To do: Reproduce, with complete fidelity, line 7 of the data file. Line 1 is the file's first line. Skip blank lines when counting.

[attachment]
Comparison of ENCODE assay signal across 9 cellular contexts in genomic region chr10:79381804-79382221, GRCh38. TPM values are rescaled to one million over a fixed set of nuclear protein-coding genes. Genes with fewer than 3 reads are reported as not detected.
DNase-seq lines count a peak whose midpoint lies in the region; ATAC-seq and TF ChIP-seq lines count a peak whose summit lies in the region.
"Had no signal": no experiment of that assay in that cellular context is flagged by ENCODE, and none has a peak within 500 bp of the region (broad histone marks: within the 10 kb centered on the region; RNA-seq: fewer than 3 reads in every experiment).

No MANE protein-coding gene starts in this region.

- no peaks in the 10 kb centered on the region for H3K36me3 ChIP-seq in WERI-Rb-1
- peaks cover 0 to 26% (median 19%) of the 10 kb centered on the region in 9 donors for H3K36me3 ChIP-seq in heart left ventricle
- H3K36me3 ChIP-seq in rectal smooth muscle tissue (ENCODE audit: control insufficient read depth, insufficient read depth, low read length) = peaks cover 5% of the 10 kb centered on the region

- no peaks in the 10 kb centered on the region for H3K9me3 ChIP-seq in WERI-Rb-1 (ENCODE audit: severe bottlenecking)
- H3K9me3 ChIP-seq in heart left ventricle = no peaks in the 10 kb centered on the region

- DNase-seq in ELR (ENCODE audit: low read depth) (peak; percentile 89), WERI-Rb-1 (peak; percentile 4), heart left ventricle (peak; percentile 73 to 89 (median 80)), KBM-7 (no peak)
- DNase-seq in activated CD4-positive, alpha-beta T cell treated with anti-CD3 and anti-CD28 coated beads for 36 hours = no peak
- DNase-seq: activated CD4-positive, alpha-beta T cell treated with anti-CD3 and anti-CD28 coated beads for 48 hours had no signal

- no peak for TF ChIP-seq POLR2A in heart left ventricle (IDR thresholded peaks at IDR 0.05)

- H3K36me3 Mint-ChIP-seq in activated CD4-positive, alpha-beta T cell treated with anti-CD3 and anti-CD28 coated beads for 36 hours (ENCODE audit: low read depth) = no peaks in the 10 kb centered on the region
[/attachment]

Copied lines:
- H3K36me3 ChIP-seq in rectal smooth muscle tissue (ENCODE audit: control insufficient read depth, insufficient read depth, low read length) = peaks cover 5% of the 10 kb centered on the region